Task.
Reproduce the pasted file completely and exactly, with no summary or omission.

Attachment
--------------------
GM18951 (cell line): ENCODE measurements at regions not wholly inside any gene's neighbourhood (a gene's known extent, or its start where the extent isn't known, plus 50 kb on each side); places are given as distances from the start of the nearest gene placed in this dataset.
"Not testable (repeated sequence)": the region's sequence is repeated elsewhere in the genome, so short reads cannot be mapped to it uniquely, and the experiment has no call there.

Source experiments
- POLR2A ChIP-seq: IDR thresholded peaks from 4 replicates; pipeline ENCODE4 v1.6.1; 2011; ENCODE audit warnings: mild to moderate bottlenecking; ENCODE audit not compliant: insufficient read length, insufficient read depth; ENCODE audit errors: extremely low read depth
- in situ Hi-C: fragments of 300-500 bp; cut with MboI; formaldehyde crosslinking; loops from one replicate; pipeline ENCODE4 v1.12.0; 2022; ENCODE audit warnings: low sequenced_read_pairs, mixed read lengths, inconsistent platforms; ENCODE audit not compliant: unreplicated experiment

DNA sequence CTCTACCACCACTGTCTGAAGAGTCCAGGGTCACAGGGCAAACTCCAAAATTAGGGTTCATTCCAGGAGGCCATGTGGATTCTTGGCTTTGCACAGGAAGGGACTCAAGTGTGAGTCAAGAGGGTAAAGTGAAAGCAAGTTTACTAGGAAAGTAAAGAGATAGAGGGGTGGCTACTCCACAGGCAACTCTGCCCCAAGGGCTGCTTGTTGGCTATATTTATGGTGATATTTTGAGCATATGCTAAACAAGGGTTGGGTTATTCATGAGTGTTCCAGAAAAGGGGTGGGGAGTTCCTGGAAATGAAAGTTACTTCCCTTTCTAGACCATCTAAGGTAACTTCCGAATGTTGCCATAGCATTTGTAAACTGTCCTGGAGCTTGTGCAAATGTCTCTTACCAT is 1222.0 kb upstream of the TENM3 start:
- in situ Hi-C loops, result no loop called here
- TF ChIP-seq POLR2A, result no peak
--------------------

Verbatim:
GM18951 (cell line): ENCODE measurements at regions not wholly inside any gene's neighbourhood (a gene's known extent, or its start where the extent isn't known, plus 50 kb on each side); places are given as distances from the start of the nearest gene placed in this dataset.
"Not testable (repeated sequence)": the region's sequence is repeated elsewhere in the genome, so short reads cannot be mapped to it uniquely, and the experiment has no call there.

Source experiments
- POLR2A ChIP-seq: IDR thresholded peaks from 4 replicates; pipeline ENCODE4 v1.6.1; 2011; ENCODE audit warnings: mild to moderate bottlenecking; ENCODE audit not compliant: insufficient read length, insufficient read depth; ENCODE audit errors: extremely low read depth
- in situ Hi-C: fragments of 300-500 bp; cut with MboI; formaldehyde crosslinking; loops from one replicate; pipeline ENCODE4 v1.12.0; 2022; ENCODE audit warnings: low sequenced_read_pairs, mixed read lengths, inconsistent platforms; ENCODE audit not compliant: unreplicated experiment

DNA sequence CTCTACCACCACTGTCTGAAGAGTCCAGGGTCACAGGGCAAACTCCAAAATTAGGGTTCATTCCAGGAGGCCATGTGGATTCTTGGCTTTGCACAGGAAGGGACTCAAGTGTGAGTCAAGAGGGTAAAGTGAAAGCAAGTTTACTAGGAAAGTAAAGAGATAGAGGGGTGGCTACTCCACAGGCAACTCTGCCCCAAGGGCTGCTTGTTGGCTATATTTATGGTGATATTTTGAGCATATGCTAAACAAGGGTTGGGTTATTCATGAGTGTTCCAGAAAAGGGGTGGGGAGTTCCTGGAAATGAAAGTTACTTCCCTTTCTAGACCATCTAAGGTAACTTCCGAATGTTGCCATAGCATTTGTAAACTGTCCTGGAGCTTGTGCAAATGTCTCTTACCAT is 1222.0 kb upstream of the TENM3 start:
- in situ Hi-C loops, result no loop called here
- TF ChIP-seq POLR2A, result no peak